Usually, there are better alternatives for starting a new field lab, says Anton Duisterwinkel. Like joining an existing one.
In recent years, we’ve seen field labs popping up in many places and on many subjects. Many are or want to be financed by governments. Some blossom, others barely survive and many silently disappear. Why and when should anyone build a field lab, and what’s needed to become successful?
The best, if not the only, reason to start a field lab or a comparable open-innovation facility is to move a breakthrough technology to industrial application. That’s a complex process because companies lack the knowledge to fully grasp the advantages and intricacies of the breakthrough technology, the facilities to test it and the staff to implement it. Meanwhile, the people who developed it don’t have the market and domain knowledge to understand the real implications, problems, failures and drawbacks of their beautiful new technology. Companies and developers need to work together and be willing to learn from each other.
There are other options, of course, to take a new technology to market, for instance by starting a technology-driven startup. Or a large company essentially buying the technology and its developers. Neither is fail-safe and both are usually slow and address only one ‘killer’ market.
A field lab can more effectively speed up the industrial application when several industrial SMEs and Midcaps (250-1000 staff members) participate, especially if these companies are active in different domains. For this to happen, the field lab at the very least must feature experts, facilities, several potential users and education partners and it must be open to more experts and partners.
To increase the likelihood of success of a new field lab, many more conditions need to be met. To mention just a few: sufficient regional industrial and technology base, sufficient interest from all stakeholder categories mentioned above, no competing field labs close by, clarity on objectives, outcomes and results, independence to ensure agility and flexibility, and so on.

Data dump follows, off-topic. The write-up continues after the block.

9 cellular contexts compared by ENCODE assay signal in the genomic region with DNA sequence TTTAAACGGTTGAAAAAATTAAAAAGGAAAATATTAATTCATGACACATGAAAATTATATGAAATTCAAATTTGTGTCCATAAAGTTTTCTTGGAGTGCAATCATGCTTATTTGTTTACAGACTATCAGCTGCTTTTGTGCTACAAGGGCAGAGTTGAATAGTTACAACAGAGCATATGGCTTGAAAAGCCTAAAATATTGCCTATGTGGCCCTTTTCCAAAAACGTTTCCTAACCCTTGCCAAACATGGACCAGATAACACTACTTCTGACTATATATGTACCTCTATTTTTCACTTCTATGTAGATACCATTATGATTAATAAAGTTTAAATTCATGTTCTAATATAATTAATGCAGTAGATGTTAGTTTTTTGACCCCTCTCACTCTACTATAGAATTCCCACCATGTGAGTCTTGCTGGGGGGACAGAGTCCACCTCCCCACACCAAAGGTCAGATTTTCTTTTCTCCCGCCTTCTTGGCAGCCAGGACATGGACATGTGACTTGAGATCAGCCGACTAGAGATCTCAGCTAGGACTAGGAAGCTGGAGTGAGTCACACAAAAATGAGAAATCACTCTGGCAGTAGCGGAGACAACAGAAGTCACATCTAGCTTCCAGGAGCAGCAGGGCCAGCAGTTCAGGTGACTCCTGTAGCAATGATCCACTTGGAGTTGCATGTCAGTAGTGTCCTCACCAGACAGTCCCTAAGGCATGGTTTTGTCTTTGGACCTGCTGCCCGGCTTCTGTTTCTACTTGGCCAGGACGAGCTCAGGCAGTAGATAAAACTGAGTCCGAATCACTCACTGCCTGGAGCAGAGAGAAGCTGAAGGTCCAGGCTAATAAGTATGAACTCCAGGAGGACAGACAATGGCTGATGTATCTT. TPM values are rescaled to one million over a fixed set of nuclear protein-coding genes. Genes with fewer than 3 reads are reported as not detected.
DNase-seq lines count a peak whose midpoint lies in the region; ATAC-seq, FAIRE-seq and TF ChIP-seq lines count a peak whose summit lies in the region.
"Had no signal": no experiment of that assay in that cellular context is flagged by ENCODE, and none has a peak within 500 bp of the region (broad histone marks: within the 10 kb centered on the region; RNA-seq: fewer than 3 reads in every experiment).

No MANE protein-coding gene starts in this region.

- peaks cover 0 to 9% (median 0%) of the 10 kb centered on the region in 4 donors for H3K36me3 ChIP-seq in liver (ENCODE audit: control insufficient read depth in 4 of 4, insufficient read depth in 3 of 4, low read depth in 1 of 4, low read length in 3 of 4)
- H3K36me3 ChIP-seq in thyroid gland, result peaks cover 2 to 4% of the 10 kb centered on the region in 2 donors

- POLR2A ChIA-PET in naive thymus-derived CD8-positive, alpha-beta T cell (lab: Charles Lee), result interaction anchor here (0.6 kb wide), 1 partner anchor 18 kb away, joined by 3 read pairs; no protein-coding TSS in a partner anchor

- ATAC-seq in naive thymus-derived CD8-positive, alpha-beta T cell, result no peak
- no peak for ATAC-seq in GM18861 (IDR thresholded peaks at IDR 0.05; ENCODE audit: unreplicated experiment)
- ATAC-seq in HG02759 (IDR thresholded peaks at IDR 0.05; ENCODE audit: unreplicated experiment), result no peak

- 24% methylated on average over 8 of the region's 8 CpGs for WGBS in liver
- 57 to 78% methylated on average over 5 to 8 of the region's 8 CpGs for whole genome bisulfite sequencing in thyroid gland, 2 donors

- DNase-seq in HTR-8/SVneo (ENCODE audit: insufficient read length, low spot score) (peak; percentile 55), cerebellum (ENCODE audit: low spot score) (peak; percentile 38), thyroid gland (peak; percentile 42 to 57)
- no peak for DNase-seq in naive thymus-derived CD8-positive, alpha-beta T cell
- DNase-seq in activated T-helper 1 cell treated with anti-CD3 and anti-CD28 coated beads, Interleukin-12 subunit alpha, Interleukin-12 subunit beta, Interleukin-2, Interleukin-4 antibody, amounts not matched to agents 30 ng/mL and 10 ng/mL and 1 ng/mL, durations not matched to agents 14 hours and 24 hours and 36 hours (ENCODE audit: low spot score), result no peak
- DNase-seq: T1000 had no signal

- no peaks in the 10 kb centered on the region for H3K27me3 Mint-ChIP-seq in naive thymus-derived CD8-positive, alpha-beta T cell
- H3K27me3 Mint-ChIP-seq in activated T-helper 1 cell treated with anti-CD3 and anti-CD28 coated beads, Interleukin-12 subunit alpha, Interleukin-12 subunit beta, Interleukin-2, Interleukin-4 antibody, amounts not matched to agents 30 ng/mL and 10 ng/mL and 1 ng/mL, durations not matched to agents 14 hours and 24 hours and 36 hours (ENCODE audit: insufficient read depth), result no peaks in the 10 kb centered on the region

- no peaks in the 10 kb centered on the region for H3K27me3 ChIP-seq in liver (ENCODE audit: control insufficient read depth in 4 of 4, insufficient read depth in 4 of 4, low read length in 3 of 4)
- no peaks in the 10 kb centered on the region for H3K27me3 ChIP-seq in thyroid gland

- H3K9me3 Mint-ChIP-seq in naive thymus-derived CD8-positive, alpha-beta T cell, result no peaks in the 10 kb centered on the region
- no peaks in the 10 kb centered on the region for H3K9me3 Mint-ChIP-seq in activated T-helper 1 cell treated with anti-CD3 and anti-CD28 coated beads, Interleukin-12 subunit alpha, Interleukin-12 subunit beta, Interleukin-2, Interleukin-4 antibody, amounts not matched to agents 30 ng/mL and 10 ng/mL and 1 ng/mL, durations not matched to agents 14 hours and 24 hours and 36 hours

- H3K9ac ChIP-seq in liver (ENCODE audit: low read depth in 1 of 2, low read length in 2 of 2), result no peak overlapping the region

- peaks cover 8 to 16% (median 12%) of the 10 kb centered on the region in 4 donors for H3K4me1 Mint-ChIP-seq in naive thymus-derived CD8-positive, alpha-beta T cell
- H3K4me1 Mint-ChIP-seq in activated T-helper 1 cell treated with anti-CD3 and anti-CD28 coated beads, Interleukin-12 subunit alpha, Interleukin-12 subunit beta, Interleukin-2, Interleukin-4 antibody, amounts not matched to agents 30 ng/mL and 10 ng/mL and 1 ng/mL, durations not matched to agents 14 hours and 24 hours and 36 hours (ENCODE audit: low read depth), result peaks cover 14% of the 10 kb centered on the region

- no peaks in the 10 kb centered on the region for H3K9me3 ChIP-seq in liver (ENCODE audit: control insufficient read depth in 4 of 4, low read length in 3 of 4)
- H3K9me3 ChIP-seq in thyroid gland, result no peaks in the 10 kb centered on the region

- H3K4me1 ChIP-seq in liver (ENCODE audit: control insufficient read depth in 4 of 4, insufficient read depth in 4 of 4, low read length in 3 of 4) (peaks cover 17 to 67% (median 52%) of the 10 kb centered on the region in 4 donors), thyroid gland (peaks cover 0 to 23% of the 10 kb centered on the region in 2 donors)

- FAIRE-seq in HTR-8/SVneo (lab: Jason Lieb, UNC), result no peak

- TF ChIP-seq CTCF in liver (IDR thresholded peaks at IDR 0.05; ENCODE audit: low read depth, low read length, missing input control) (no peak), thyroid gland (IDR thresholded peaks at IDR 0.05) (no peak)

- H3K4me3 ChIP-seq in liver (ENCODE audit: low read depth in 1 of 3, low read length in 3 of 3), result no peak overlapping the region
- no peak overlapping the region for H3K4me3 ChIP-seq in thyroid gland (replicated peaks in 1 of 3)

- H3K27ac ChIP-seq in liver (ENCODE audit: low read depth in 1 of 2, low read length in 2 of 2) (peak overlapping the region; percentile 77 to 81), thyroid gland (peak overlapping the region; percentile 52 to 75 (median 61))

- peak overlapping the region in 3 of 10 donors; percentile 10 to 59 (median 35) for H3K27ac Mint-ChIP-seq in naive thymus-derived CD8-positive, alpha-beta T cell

Building a field lab is by no means easy. It takes time, money and stamina – and success is as likely as it is for a startup. In fact, a new field lab in many ways is a startup.
In my experience, there would have been better alternatives for most field labs, such as cooperating or joining forces with an existing field lab. Or start a project, program or e-learning initiative or build a demonstrator lab. For example: at Innovationquarter, we planned to build a field lab for the adoption of exoskeletons by SMEs with manufacturing operations, only to discover that most SMEs couldn’t afford to send their staff to such a facility, losing valuable production time. However, on-site pilot testing of exoskeletons was warmly welcomed. It was actually even more valuable as more staff members could participate in the trial run and they did so under real production conditions.
A field lab isn’t the solution to all problems and in many cases, it’s overkill. If you want to start a field lab, think twice. If you want to finance one, think trice. And if you want to join one, look twice. Is it really a field lab, or is it in fact (as often is the case) a demonstrator or educational facility or a closed project that happens to be called a “field lab”? Each and every one of such initiatives can be very valuable, but they don’t deliver what a real field lab can deliver. The price tag should take that into account.
Want to read more? Download Innovationquarter’s whitepaper, “How to build a successful field lab”.